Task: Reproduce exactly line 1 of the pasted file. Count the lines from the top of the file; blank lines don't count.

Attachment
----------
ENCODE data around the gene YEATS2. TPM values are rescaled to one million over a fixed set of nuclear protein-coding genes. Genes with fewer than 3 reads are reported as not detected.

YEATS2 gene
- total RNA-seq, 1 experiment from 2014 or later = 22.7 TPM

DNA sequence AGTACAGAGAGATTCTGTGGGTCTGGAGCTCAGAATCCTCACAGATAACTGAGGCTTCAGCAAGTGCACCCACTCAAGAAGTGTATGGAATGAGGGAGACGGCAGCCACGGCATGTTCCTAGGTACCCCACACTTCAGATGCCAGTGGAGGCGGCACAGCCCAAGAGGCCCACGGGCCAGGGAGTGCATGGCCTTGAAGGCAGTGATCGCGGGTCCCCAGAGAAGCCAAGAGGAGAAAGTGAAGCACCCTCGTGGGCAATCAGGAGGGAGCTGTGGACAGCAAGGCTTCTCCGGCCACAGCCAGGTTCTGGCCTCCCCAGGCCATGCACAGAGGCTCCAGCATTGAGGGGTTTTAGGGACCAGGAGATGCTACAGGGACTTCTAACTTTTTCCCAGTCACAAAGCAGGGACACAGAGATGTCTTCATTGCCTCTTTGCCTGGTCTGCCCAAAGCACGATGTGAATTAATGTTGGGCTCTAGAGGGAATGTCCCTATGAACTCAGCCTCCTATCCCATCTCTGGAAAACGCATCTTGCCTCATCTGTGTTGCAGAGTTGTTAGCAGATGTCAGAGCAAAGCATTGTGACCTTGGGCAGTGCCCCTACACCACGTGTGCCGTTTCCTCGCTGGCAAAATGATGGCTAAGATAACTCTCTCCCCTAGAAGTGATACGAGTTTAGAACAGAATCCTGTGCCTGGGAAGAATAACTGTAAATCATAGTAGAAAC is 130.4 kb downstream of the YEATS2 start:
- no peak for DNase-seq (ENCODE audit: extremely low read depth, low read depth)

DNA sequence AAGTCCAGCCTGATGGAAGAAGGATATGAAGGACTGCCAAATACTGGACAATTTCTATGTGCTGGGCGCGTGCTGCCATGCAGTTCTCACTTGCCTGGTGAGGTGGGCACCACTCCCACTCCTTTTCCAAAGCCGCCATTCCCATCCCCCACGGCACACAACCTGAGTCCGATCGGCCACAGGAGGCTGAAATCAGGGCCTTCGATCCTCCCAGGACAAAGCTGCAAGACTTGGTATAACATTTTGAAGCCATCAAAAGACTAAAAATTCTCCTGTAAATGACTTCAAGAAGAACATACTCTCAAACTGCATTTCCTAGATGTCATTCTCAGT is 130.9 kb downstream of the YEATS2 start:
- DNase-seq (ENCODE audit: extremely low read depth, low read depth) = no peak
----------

ENCODE data around the gene YEATS2. TPM values are rescaled to one million over a fixed set of nuclear protein-coding genes. Genes with fewer than 3 reads are reported as not detected.